On the other hand, your thought might shift from: ‘I have paid taxes all my life and hence I am owed money’; to ‘Thank the Lord I’m getting something this week. Pies are only £1.50 down the road’. You will dread hearing people making comments about ‘all those who cannot find a job and I’m paying all these taxes to support them’ and ‘look, all those foreigners milking the system’; or ‘Britain First’.
You will desperately look for your job, the one you have studied for and got a degree in and have been paid for till the previous month (Me, washing pots in Restaurant? No chance, I am a PA) then you will look for anything that comes around (What, am I over-qualified to wash some stupid pots?!? Why haven’t I studied Pot Washing AdvCert at Uni!), then you might even find yourself comfortable in not doing anything and just being at home watching TV.
You might start feeling depressed, having a bit of stomach ache, feeling down, sad, very tired, feeling sleepy, bloated, heavy, shaky, constipated, headaches that don’t go away, prone to flu – cold feeling. You will realize that your sleep patterns have changed because, hey! there is a movie on TV at 11.45pm and who cares if it is late: tomorrow I don’t have to go to work. So, the next day you wake up at 11am. Or one evening you realize you haven’t eaten anything the whole day and wait! I don’t even remember what (or if…) I have eaten anything the day before.
Or many nights you will go to bed thinking what you should pay the following day. But you haven’t got the money. And you wake up feeling tired already still thinking about who or what you should pay. So, the easiest way out is stopping to answer the phone. The next step is not opening the mail you get. And then you don’t answer the door, you don’t go out any more. You don’t wash yourself nor dishes and pots which pile up in the sink. You live in your pyjama on the sofa among crumbs and fags. But, hey! you know all the stories that go on on Corrie. Or who goes out with whom, who split up with whom: what an achievement… Your days are just one long movie with four gipsies and a big brother who get strictly married at a border with some Australian police force during the Second World War and they all go dining together after having been relocated via a time machine in the 60s in just a heart-beat. The Grand Design of your Life written by Mrs Cookson. Carry on, Sophie!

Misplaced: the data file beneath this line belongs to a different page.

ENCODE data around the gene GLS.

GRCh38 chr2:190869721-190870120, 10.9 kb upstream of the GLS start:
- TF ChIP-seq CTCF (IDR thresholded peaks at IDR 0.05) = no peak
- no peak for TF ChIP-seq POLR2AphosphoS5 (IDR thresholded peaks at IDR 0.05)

What was one single problem has become a huge mountain of problems, letters, unwashed hair and teeth, unpaid bills and unanswered phone calls you don’t know how to address.
You blame your Company, you blame the State, you blame your ex colleagues, you blame your family, your friends, the ‘foreigners’, the double-recession, the Euro zone; your phone company for the upgrade you did not need, your bills Sky-high (I still watch only Poirot, anyway), your new car (I’m single, why did I buy a 7-seater?), the new sofa in a colour that does not match your mood (‘makes me sick now!), the new windows (who cares for a bit of draft?), the new carpet (I could have cleaned it), that holiday in the Caribbean (what’s wrong with Lytham?).
You blame yourself. And you blame God.
You get angry and bitter. You don’t know what to do and hence you do nothing. Besides maybe drinking and smoking too much.
One day you look at yourself in the mirror and you notice all those down-facing lines around your mouth and realize you haven’t smiled in ages.
Let us now take some steps back:
So, one day you wake up, you get ready and you go to work. The next day you wake up and you don’t get ready to go to work. You are not on holiday. You are off work, unemployed, on the street.
What do you do? ++
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…and then I’m looking at myself now: thanks to being unemployed I went back to college, I attuned myself to my vocation, I studied, I learned about myself, I discovered humility, compassion and Nichiren Buddhism (no need to blame God now); I got a cat, I fell in and out of love, I laughed and cried; I embraced my past, my parent’s addiction and my co-dependency, bought a house, got a divorce and The Resting Tree was born.
Three years and three months.
September 2012 – January 2016: many things can happen.
So, if you and I are both having a bad day and things seem to go not the way we planned and expected, let us not fuss about it too much: it’s just a day, in the great scheme of things. I have learned to take even the bad days (and the very bad days!) with the *this could be as good as it gets* kind of attitude (or, nothing is going to be any better than this kinda-bad I’m experiencing now). It taught me to put things into perspective and to simply enjoy what I have and learn contentment in the small things. Not easy when you carry at least 40 years of conditioning and Catholic guilt which run in your veins. But that led me to better my Self. So, also my situation changed.
It can be done.
Sending good vibes, as per usual ♡.
++ © Matilde Tomat 2012-2016 – You may not, except with my express written permission, copy & distribute or commercially exploit the content or part of it. Nor may you transmit it or store it in any other website or other form of electronic retrieval system. Thank you for your understanding.